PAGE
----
I'm trying to edge joint boards without a jointer or a table saw....

I have a small router table with an 18" fence (Only 9" outfeed fence) which I tried to use with some jointing shims. I ran two boards through and the resulting edge was fairly flat but if I hold them up to a light I can see some gaps.

How flat is flat enough to edge join boards?

I assume that it might be a slightly different answer for each of the following.

  1. Plain Butt
  2. Tongue and Groove
  3. Doweled
  4. Spline

Are there any numerical/measurement based specifications?

  • Hi, welcome to Woodworking. It's not clear how much, if any, troubleshooting you've done to try to rectify the problem here and there happens to be this highly related previous Q What are some techniques for jointing boards using a router table? from just a few days ago. "Are there any numerical/measurement based specifications?" There are, but you can ignore them for anything but a plain butt joint.
    – Graphus
    Feb 14, 2022 at 19:05
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    Two important clarifying questions. Do you have any hand planes you could use to tweak the edges you already have? And what width is the keyboard tray you're working on, i.e. what length are your boards?
    – Graphus
    Feb 14, 2022 at 19:12
  • Tray dimensions are 40" x 25". I have a small lie block plane, but I don't think I could flatten the edge by hand with it.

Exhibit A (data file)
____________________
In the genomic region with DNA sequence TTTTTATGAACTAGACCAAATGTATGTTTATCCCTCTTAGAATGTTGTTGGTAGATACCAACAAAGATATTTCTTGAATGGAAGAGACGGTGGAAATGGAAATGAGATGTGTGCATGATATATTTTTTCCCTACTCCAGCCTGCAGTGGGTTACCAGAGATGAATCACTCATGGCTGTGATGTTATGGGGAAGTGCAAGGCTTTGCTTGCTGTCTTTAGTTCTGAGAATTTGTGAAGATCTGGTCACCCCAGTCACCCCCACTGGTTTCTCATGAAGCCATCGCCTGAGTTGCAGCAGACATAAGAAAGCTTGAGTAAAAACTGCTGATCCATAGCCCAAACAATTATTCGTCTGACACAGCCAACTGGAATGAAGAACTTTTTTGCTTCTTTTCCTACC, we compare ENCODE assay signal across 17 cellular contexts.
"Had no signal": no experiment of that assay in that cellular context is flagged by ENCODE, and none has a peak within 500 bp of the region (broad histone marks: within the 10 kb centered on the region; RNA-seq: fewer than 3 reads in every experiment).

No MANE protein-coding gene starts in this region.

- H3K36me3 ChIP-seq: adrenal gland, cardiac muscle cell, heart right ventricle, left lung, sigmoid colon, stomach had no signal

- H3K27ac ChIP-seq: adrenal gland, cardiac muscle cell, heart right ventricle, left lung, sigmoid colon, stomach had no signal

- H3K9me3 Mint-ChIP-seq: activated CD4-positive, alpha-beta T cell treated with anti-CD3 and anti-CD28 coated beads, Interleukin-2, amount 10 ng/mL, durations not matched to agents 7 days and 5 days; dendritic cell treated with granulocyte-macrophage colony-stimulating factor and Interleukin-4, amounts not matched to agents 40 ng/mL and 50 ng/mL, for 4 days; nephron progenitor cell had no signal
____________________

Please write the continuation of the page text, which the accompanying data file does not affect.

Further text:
– TheDude
    Feb 14, 2022 at 22:28
  • "I have a small lie block plane, but I don't think I could flatten the edge by hand with it." I got beaten to the punchline by @VolframK but you don't have to do the whole edge, you only need to improve what you have. Planing off high spots is pretty easy once you know where they are, takes only a little practice to get good at it (and you can do well first time). Plus, learning to do this now will pay dividends any time in the future you get a similar result. But as the above Answer and the link in it show, there are methods which can ensure perfectly jointed edges sans both TS and jointer.
    – Graphus
    Feb 15, 2022 at 13:45
  • They used to do it so that the ends of the boards fit a little more snugly than the centers so that the added pressure at the ends makes the joints just a little bit tighter at the edges.
    – gnicko
    Feb 17, 2022 at 0:19

2 Answers 2


You don't say how big gaps are but if they are small edges are already very close to straight so it is easy to improve them by planing.

  • Hold 2 boards together edge to edge to find high areas, mark them with pencil. Or chalk flat surface and rub board edges on it, chalk will mark high areas for you.

  • Plane off pencil or chalk.

  • Have plane adjusted for fine cut and check progress often, maybe after every shaving. 3 shavings too much!

Jointing by hand is easier with larger planes because of effect of long sole bridging gaps, but you can do it with your block plane. Work carefully to plane only marked areas.

How flat is flat enough to edge join boards?

No visible gap is usual.

With plain glued joint small gap in center only is acceptable, sometimes used deliberately. Uneven gaps and gap at ends of boards never acceptable.

2, 3, and 4 always made straight.

Are there any numerical/measurement based specifications?

|Some say yes, some say no. There is not a single number, it must be small enough that it can be closed by hand.

  • on short boards it must be very small.